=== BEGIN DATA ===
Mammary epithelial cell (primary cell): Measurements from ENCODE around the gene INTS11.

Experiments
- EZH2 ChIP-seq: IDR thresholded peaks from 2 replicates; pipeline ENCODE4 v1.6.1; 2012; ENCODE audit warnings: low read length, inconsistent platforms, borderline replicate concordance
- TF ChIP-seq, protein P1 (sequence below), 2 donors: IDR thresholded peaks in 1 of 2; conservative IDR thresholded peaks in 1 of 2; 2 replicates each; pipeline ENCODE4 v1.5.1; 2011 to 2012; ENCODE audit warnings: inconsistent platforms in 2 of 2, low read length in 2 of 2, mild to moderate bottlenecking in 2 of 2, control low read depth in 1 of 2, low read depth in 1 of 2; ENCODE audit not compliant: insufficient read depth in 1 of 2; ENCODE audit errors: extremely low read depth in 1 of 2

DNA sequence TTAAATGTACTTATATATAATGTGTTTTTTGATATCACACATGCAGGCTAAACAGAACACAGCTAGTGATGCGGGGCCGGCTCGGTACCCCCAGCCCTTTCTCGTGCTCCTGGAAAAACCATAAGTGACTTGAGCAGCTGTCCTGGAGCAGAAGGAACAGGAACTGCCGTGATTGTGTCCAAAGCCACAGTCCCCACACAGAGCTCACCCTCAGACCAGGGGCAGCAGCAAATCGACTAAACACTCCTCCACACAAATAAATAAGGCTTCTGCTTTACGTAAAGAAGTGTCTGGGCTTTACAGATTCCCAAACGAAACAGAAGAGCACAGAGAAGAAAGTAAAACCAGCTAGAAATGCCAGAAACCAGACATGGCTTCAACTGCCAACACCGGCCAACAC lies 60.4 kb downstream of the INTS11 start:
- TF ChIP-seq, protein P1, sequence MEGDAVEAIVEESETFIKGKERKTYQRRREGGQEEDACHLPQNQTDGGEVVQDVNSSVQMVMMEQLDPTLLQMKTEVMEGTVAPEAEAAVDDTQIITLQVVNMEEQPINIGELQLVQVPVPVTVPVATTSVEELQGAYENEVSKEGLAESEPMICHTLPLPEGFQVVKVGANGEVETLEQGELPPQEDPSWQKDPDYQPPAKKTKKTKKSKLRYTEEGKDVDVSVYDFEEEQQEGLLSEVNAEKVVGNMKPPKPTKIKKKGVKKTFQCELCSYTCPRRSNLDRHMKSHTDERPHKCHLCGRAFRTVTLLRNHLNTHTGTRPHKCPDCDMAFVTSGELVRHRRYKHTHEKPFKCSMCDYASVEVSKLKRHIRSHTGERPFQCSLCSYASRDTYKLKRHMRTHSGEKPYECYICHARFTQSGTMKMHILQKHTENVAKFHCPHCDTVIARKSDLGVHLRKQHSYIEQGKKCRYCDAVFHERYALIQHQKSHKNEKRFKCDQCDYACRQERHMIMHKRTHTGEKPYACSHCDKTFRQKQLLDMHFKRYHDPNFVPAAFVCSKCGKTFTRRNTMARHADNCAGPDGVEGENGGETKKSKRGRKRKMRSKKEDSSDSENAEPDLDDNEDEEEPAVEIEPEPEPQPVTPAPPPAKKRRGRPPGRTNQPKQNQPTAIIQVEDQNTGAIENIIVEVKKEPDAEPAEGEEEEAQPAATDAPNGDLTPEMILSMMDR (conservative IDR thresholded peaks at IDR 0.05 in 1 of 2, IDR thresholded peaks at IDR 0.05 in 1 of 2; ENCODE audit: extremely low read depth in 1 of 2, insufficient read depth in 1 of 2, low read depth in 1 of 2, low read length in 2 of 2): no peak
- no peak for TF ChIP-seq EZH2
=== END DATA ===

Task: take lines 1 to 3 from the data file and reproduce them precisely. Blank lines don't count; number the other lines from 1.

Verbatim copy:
Mammary epithelial cell (primary cell): Measurements from ENCODE around the gene INTS11.

Experiments
- EZH2 ChIP-seq: IDR thresholded peaks from 2 replicates; pipeline ENCODE4 v1.6.1; 2012; ENCODE audit warnings: low read length, inconsistent platforms, borderline replicate concordance